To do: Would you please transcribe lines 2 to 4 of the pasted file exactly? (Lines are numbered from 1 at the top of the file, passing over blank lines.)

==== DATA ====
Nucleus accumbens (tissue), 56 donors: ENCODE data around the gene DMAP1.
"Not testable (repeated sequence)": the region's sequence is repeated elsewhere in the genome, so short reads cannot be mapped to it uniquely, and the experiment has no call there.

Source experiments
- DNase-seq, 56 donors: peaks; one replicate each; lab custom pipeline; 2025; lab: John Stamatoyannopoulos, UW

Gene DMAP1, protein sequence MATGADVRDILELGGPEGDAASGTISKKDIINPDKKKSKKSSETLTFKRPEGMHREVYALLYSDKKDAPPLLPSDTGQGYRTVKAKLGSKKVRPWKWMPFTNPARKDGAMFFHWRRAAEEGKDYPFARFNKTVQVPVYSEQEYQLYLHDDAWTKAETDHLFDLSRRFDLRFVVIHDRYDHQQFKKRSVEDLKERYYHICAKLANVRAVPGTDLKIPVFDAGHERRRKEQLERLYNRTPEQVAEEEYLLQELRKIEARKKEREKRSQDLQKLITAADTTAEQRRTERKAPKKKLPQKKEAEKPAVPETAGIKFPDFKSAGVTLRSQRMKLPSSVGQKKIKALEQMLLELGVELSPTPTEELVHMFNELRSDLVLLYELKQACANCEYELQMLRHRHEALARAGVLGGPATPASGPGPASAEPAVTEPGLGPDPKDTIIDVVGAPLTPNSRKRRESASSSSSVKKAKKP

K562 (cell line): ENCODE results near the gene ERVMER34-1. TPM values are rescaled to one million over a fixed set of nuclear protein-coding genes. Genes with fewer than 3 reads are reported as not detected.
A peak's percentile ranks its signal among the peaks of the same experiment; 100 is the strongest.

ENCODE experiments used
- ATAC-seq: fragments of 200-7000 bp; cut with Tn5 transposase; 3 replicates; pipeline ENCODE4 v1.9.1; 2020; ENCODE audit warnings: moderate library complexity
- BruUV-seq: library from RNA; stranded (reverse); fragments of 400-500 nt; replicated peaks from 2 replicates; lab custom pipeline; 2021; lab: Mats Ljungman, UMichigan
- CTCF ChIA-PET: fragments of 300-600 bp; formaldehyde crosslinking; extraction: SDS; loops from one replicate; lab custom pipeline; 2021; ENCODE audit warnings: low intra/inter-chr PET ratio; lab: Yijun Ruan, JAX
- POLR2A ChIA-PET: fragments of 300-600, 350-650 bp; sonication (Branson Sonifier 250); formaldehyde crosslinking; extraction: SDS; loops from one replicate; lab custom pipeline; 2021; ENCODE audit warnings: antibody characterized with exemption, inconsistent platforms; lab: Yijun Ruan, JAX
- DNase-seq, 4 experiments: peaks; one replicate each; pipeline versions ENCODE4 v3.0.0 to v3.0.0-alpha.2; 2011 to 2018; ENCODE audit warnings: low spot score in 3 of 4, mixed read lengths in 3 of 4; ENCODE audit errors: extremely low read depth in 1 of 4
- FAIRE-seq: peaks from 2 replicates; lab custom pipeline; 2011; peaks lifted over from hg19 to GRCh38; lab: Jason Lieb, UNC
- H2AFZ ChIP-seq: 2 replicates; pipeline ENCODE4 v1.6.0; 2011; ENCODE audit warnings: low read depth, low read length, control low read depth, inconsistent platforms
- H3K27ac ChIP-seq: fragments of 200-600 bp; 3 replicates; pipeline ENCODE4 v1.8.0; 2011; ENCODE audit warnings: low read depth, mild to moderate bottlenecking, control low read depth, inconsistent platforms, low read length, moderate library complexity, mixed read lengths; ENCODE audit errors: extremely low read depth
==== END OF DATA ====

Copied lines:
"Not testable (repeated sequence)": the region's sequence is repeated elsewhere in the genome, so short reads cannot be mapped to it uniquely, and the experiment has no call there.

Source experiments
- DNase-seq, 56 donors: peaks; one replicate each; lab custom pipeline; 2025; lab: John Stamatoyannopoulos, UW